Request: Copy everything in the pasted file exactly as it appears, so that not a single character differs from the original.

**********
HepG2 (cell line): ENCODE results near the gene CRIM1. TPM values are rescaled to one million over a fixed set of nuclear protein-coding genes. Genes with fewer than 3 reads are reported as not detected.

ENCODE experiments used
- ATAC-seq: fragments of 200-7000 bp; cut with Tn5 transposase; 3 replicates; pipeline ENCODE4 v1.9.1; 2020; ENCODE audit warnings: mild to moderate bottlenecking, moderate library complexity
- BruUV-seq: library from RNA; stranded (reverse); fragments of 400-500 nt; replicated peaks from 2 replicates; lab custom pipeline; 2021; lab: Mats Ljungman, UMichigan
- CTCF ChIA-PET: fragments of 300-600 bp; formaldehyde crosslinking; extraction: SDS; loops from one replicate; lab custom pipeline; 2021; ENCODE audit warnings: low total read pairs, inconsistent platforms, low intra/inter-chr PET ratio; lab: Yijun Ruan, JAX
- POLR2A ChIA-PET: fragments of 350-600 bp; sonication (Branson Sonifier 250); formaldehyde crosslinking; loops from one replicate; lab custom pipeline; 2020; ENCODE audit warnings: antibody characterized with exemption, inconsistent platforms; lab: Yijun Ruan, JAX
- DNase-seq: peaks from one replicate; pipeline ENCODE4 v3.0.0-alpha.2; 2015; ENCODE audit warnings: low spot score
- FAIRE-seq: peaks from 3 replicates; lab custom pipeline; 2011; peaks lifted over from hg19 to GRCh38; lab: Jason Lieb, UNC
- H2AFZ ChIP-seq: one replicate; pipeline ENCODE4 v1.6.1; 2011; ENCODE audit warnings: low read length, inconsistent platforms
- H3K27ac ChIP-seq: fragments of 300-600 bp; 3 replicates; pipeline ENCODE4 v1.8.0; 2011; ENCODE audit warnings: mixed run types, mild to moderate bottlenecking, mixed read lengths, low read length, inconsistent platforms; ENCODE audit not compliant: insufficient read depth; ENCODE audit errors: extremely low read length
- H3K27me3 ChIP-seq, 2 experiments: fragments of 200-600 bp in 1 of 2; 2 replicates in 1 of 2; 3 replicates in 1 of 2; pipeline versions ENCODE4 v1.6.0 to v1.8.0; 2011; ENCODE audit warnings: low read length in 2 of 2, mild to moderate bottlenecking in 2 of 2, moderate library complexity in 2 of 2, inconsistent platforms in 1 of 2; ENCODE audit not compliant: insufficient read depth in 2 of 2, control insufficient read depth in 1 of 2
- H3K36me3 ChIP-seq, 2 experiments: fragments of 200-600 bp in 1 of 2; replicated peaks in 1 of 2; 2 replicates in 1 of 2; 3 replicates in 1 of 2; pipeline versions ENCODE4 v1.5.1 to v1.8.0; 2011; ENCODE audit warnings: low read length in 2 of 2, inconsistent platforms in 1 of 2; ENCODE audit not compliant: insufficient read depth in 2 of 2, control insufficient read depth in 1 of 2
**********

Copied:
HepG2 (cell line): ENCODE results near the gene CRIM1. TPM values are rescaled to one million over a fixed set of nuclear protein-coding genes. Genes with fewer than 3 reads are reported as not detected.

ENCODE experiments used
- ATAC-seq: fragments of 200-7000 bp; cut with Tn5 transposase; 3 replicates; pipeline ENCODE4 v1.9.1; 2020; ENCODE audit warnings: mild to moderate bottlenecking, moderate library complexity
- BruUV-seq: library from RNA; stranded (reverse); fragments of 400-500 nt; replicated peaks from 2 replicates; lab custom pipeline; 2021; lab: Mats Ljungman, UMichigan
- CTCF ChIA-PET: fragments of 300-600 bp; formaldehyde crosslinking; extraction: SDS; loops from one replicate; lab custom pipeline; 2021; ENCODE audit warnings: low total read pairs, inconsistent platforms, low intra/inter-chr PET ratio; lab: Yijun Ruan, JAX
- POLR2A ChIA-PET: fragments of 350-600 bp; sonication (Branson Sonifier 250); formaldehyde crosslinking; loops from one replicate; lab custom pipeline; 2020; ENCODE audit warnings: antibody characterized with exemption, inconsistent platforms; lab: Yijun Ruan, JAX
- DNase-seq: peaks from one replicate; pipeline ENCODE4 v3.0.0-alpha.2; 2015; ENCODE audit warnings: low spot score
- FAIRE-seq: peaks from 3 replicates; lab custom pipeline; 2011; peaks lifted over from hg19 to GRCh38; lab: Jason Lieb, UNC
- H2AFZ ChIP-seq: one replicate; pipeline ENCODE4 v1.6.1; 2011; ENCODE audit warnings: low read length, inconsistent platforms
- H3K27ac ChIP-seq: fragments of 300-600 bp; 3 replicates; pipeline ENCODE4 v1.8.0; 2011; ENCODE audit warnings: mixed run types, mild to moderate bottlenecking, mixed read lengths, low read length, inconsistent platforms; ENCODE audit not compliant: insufficient read depth; ENCODE audit errors: extremely low read length
- H3K27me3 ChIP-seq, 2 experiments: fragments of 200-600 bp in 1 of 2; 2 replicates in 1 of 2; 3 replicates in 1 of 2; pipeline versions ENCODE4 v1.6.0 to v1.8.0; 2011; ENCODE audit warnings: low read length in 2 of 2, mild to moderate bottlenecking in 2 of 2, moderate library complexity in 2 of 2, inconsistent platforms in 1 of 2; ENCODE audit not compliant: insufficient read depth in 2 of 2, control insufficient read depth in 1 of 2
- H3K36me3 ChIP-seq, 2 experiments: fragments of 200-600 bp in 1 of 2; replicated peaks in 1 of 2; 2 replicates in 1 of 2; 3 replicates in 1 of 2; pipeline versions ENCODE4 v1.5.1 to v1.8.0; 2011; ENCODE audit warnings: low read length in 2 of 2, inconsistent platforms in 1 of 2; ENCODE audit not compliant: insufficient read depth in 2 of 2, control insufficient read depth in 1 of 2